Harvey Norman's commercial division (HNCD) has expanded its lineup of internet of things products with the addition of solutions from Quantify Technology.
Quantify is an ASX-listed technology firm that offers managed IoT services and products to major residential and commercial building projects.
Its Truly Intelligent Building solution allows for real-time evaluation of environmental and risk factors, and its managed service can be used to measure efficiency of resources like energy.
The partnership will see Harvey Norman Commercial Division promote and sell Quantify products to development projects in NSW and ACT.
Quantify will also establish a demonstration facility in Harvey Norman's showroom in Sydney, as well as provide staff with training and engineering support.
Quantify managing director Mark Lapins said the deal was expected to generate sales of between $20 million and $30 million within three-to-five years.
"We see enormous potential in partner with HNCD. This agreement significantly advances our commercialisation efforts and gives us a large pipeline of residential project customers in NSW and the ACT and potentially, Australia-wide," he said.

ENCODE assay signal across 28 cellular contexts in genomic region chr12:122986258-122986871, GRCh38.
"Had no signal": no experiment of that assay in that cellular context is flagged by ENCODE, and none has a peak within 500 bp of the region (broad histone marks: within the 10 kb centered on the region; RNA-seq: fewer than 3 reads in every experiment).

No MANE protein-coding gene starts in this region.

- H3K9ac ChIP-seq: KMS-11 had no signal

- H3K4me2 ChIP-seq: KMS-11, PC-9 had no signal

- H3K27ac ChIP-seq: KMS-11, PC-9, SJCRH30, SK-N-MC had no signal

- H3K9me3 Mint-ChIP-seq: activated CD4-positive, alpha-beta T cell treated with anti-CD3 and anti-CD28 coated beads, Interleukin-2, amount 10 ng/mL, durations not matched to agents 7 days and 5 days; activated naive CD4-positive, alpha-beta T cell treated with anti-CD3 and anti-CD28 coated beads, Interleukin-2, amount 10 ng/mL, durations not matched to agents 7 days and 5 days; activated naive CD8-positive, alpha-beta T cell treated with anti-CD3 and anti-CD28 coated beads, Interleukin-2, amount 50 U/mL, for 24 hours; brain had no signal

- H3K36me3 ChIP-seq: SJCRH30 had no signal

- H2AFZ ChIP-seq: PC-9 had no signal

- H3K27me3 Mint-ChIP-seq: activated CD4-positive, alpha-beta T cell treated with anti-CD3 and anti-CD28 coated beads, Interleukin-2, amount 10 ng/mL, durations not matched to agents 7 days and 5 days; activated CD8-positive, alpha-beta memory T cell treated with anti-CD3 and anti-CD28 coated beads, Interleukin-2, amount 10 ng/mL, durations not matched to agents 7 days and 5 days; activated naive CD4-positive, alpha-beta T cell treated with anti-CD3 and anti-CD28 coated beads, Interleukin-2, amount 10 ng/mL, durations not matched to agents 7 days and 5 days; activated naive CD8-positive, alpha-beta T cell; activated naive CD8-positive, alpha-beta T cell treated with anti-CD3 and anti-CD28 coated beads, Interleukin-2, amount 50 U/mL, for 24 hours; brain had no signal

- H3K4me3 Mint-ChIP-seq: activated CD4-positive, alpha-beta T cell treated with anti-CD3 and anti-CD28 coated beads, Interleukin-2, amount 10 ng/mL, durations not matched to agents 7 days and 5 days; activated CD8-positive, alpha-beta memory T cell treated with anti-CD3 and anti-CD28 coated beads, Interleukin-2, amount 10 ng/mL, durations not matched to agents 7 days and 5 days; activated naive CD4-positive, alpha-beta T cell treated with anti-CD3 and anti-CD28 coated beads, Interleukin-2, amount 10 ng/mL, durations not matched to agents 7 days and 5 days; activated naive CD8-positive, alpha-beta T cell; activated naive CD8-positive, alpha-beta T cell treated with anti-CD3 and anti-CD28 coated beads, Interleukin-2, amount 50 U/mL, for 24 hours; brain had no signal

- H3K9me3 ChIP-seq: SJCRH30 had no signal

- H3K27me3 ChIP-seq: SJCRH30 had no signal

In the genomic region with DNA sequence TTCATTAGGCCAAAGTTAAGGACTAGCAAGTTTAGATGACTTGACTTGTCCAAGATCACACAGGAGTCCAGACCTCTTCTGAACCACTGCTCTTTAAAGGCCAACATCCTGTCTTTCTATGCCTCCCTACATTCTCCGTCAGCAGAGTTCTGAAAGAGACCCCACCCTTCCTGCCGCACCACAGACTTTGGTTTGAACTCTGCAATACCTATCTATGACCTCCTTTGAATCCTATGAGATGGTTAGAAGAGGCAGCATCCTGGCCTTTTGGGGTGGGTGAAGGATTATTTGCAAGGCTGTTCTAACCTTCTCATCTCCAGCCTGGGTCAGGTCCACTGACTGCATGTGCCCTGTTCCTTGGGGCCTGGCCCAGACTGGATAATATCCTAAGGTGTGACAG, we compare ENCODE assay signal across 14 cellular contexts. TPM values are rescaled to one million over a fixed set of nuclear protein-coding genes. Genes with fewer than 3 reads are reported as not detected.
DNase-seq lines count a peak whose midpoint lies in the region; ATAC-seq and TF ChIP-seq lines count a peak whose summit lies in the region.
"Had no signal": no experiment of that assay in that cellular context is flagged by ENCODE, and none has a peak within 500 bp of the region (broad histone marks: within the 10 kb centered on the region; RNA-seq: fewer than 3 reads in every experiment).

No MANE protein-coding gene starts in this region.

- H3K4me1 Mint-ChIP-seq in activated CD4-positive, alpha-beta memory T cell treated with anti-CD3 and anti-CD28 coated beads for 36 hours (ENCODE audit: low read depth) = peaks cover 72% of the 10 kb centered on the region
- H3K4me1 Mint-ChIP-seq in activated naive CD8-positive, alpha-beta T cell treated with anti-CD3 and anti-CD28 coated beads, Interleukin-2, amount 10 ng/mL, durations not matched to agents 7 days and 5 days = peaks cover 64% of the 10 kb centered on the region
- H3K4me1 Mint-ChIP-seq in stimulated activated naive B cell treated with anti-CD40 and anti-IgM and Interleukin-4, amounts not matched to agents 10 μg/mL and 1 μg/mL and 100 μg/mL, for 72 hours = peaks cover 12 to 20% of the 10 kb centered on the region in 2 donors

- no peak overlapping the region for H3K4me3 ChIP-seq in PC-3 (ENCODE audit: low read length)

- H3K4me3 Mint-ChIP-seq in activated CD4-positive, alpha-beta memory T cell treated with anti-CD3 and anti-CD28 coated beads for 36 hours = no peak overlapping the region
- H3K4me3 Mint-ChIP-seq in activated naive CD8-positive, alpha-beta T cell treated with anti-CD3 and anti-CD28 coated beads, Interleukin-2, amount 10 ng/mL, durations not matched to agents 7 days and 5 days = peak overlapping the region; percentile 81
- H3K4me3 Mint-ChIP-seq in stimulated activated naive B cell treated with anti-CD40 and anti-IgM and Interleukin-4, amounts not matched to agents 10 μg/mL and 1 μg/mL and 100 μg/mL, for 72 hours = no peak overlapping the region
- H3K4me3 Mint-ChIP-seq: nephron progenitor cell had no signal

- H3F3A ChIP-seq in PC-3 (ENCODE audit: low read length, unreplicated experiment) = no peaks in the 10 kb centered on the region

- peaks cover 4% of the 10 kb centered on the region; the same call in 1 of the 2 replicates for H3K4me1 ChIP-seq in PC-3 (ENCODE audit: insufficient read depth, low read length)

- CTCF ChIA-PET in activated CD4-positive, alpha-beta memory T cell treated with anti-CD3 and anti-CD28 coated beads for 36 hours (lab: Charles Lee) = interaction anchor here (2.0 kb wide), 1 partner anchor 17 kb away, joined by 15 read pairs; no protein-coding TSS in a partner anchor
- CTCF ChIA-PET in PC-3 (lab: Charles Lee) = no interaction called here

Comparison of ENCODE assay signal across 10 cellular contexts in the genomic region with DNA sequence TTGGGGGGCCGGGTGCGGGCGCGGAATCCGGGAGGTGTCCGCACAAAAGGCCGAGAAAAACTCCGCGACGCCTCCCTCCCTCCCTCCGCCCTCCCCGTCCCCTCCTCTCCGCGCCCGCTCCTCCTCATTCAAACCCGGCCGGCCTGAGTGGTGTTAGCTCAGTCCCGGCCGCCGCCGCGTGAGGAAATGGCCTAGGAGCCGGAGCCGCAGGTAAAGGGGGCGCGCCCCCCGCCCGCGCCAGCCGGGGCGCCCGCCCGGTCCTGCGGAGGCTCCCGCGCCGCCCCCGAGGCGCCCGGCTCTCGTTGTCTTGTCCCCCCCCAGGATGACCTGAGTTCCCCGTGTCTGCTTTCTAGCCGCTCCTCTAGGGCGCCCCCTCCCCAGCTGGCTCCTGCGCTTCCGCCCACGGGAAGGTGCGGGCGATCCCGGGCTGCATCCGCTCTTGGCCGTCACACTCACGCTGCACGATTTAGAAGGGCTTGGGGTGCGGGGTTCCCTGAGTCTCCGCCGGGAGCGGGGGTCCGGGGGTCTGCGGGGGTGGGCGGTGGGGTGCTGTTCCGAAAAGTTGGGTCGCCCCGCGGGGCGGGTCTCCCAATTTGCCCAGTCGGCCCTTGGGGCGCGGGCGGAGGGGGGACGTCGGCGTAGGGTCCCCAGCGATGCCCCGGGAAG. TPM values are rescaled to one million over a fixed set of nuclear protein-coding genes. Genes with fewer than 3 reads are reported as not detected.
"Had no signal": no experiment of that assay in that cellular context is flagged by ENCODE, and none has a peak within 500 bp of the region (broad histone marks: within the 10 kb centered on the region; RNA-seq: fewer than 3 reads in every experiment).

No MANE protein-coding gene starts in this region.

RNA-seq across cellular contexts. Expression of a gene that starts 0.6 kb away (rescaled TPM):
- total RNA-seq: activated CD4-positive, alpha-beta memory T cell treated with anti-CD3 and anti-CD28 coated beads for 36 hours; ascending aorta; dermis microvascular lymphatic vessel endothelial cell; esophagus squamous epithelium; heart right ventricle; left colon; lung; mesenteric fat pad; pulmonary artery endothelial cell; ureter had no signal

Harvey Norman hinted at its plan to become a major IoT reseller last year through its retail stores with products such as wearables and voice devices. The retail giant sells consumer IoT from vendors such as Swann, Philips, Panasonic and Belkin.
"We see increasing demand from customers for home automation solutions and Quantify Technology, at the cutting edge, will allow us to enhance our reputation for supplying and supporting leadings brands. We think this agreement will significantly increase the value we offer to our clients."
Harvey Norman cited research from analyst firm Telsyte predicting the Australian IoT market will reach $4 billion by 2020, with each household having 29 connected devices.
The potential for more IoT devices to reach Australian homes got a shot in the arm last month, when Telstra revealed it had quietly switched on its national IoT network enabling CAT-M1 devices, a technology that allows low-power, wide-area technology to connect to a licensed spectrum, which Telstra claims is already larger than its 4G network.